Every decade fishers looking to catch tuna, shrimp, snapper and other marine creatures unintentionally pull millions of sea turtles out of the oceans, according to one recent estimate, most of them vulnerable to extinction. This kind of accidental capture, researchers believe, is a leading cause of sea turtle mortality.
Because banning fishing altogether would do serious harm to local economies, conservationists have instead sought ways to warn sea turtles away from fishing nets. Studies have shown that the turtles can perceive light across the visible spectrum as well as into the ultraviolet, whereas the visual sensitivity of many fish drops off just before the UV range. “When we compare the visual spectrums, there's this disparity between what turtles and fish see,” says John Wang, a fisheries researcher at the University of Hawaii at Manoa. “That means there's a selective communication channel in the UV range where we could perhaps communicate to turtles but not to fish.”
Wang and his colleagues teamed up with fishers in Baja California Sur, Mexico, to experiment with reusable, battery-powered UV LEDs as a turtle deterrent. By securing UV lights at five-meter intervals on fishers' gill nets, they reduced accidental sea turtle capture, or bycatch, by around 40 percent, as compared with control nets with inactivated LEDs, the team recently reported in Biology Letters. Although the illuminated nets trapped slightly fewer fish than the control nets, the researchers found no significant difference in the financial value of the two catches.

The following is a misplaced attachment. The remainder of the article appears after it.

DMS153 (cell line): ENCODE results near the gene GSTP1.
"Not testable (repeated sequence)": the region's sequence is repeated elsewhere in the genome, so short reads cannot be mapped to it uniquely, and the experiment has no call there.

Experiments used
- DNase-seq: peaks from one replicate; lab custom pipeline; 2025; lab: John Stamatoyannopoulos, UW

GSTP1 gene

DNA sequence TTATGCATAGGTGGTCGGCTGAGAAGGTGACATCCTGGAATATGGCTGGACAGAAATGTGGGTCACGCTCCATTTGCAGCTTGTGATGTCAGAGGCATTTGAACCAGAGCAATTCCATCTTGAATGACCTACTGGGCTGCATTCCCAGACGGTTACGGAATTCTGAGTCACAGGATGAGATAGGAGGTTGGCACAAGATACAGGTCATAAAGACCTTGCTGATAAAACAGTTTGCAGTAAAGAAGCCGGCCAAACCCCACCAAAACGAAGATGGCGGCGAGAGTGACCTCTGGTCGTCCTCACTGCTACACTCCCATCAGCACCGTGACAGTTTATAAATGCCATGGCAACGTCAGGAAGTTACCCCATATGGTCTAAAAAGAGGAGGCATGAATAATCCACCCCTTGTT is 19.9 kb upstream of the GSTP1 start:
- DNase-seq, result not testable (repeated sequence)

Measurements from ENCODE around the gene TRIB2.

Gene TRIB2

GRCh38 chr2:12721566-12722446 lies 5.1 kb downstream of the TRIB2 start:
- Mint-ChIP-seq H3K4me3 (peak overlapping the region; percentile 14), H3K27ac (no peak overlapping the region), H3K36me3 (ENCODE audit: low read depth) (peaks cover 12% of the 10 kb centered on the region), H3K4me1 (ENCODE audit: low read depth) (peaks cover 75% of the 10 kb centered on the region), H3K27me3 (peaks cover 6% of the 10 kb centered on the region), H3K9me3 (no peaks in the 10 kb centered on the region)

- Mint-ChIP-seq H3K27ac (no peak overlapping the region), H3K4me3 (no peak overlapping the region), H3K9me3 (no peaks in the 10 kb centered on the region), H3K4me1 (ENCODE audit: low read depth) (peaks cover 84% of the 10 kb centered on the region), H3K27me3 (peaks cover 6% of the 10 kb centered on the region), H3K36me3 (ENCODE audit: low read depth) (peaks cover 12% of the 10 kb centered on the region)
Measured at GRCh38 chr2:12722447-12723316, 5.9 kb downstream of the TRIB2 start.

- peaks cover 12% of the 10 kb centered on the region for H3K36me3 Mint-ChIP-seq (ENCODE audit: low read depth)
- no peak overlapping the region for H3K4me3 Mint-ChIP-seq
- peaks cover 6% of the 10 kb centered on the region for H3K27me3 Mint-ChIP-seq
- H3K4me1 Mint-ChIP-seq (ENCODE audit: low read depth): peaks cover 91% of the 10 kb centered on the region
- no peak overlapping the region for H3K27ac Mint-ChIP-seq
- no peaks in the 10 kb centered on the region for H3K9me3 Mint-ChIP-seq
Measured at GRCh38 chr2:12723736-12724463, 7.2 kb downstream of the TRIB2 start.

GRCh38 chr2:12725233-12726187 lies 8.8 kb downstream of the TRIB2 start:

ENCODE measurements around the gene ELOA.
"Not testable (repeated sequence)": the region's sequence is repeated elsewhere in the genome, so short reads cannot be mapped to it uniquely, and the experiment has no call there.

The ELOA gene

The fishers, Wang says, were initially reluctant to participate in the research but soon “came to realize that we're not trying to save turtles at the expense of fishing communities.” In the long run, such technologies might even save fishers money. “Turtles wreak havoc on gear, so in some places [communities] have a strong incentive to implement bycatch-reduction solutions,” says Hoyt Peckham, a visiting scholar at Stanford University's Center for Ocean Solutions, who was not involved in the research. The LEDs currently cost about two dollars each, but the price is dropping.
Potentially, Wang adds, it may be possible to use LEDs emitting different wavelengths of light to scare off turtles while luring in commercially desirable species. He plans to test that idea over the coming year in Mexico, Brazil and Indonesia.